It’s the UN International Day of Peace Saturday the 21st, designed to emphasise resolution within conflict. We explore where conflict is most prevalent and how technology could, in fact, help eliminate it.
This year’s Day of Peace largely focuses on the SDGs (Sustainable Development Goals) for a better future – and here’s how technology can make that future a reality.
Basic access to tech is vital
Once, having access to a phone meant you could make calls – not much else. Now, you can browse the internet from smartphones, which can be bought at low prices for basic models. You can access a myriad of information, exchange money, offer and find work, all through a smartphone.
This is why having basic to technology can be monumental, especially in developing countries. Suddenly, people can access a world of information and news that was otherwise kept from them. This can inform people about environmental awareness, give them access to the world around them, and also provide them with a way of earning money outside of their own village or community.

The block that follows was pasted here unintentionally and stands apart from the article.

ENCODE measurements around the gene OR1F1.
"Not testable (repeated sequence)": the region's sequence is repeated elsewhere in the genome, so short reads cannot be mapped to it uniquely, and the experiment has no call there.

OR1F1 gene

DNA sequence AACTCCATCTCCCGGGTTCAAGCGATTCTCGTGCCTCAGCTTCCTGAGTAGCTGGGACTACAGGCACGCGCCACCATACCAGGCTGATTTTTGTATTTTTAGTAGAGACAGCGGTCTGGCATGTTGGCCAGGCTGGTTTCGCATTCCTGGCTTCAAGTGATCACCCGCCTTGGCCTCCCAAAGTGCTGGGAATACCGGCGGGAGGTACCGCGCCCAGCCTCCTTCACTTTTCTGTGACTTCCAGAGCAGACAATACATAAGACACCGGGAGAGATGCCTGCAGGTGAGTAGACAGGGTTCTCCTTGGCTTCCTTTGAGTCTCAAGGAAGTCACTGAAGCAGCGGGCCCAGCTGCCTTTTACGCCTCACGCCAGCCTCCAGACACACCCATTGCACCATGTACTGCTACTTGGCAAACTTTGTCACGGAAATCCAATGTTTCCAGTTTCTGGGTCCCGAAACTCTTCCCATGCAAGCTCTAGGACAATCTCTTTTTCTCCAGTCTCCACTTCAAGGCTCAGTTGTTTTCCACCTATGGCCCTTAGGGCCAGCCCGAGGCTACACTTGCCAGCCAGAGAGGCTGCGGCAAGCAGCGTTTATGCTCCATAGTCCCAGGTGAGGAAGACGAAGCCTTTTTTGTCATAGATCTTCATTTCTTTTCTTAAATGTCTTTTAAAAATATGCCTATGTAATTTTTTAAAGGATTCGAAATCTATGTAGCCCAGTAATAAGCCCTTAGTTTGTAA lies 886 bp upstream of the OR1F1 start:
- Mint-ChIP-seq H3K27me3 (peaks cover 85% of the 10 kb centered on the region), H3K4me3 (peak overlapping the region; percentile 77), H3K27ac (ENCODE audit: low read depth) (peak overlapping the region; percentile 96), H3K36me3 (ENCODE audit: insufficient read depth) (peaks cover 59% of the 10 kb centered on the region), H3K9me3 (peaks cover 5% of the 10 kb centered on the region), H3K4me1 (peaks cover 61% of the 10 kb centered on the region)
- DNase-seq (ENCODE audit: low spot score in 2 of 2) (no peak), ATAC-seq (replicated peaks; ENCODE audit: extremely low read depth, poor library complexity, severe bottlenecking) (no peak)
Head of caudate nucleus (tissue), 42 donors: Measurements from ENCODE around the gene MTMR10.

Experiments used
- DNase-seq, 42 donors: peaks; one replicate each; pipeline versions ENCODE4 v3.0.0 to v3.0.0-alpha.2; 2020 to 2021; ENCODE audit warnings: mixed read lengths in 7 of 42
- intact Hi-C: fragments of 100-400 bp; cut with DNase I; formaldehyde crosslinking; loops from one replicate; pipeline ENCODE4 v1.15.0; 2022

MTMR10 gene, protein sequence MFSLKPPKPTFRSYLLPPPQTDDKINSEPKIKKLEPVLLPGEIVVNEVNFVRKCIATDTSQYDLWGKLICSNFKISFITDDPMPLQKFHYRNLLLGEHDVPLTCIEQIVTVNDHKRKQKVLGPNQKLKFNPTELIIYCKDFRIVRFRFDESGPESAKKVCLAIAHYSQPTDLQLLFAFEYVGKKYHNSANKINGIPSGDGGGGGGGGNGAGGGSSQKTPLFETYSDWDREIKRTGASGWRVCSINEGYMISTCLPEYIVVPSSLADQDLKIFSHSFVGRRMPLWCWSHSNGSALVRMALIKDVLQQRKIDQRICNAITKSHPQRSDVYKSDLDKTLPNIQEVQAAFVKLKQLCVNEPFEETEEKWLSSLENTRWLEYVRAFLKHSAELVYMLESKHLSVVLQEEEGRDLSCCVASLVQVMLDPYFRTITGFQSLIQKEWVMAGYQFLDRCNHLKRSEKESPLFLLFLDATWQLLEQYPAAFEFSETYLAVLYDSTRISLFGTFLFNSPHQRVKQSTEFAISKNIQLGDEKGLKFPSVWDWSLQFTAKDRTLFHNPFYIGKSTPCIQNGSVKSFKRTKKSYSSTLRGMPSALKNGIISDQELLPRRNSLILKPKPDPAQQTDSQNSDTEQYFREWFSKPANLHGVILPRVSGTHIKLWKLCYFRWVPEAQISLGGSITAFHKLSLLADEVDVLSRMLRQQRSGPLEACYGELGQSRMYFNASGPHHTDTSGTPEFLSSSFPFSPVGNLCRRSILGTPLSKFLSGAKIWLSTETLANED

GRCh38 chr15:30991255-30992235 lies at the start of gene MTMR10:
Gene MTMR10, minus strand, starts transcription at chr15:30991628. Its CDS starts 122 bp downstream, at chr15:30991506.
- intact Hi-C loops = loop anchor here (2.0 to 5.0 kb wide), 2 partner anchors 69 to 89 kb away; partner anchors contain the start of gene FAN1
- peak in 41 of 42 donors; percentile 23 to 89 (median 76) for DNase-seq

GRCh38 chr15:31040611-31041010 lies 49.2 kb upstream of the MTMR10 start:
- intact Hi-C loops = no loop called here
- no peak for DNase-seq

Bringing safety and sustainability into developing countries
Many people in communities in developing countries are exploited and forced to work. In addition, many of these workers are children. Companies often do not know the dark side of the materials they are sourcing, due to lack of transparency and traceability in supply chains.
Technology can enable companies to better track their supply chains, ensuring that they avoid unethical vendors, and in turn having a positive impact on communities. This extends from miners, to manufacturers, to farmers.
Robots won’t take over the world – in fact, they could save it
Artificial intelligence scares a lot of people, but the reality is that, at its base, it merely acts as an assistant to human intelligence. It can do calculations that would take workers hours, or make intelligent forecasts and projections that are beyond human comprehension. This means anything from ensuring sustainable practices through analysis, analysing supply chains for anomalies, or even just forecasting potential future issues.
AI often goes hand-in-hand with tech like blockchain and the Internet of Things – both capable of changing the way we live, learn and impact others. Blockchain is well-suited to the supply chain, and it can work with AI to ensure that companies meet the SDGs, to save time and cost, and to optimize supply chains for production.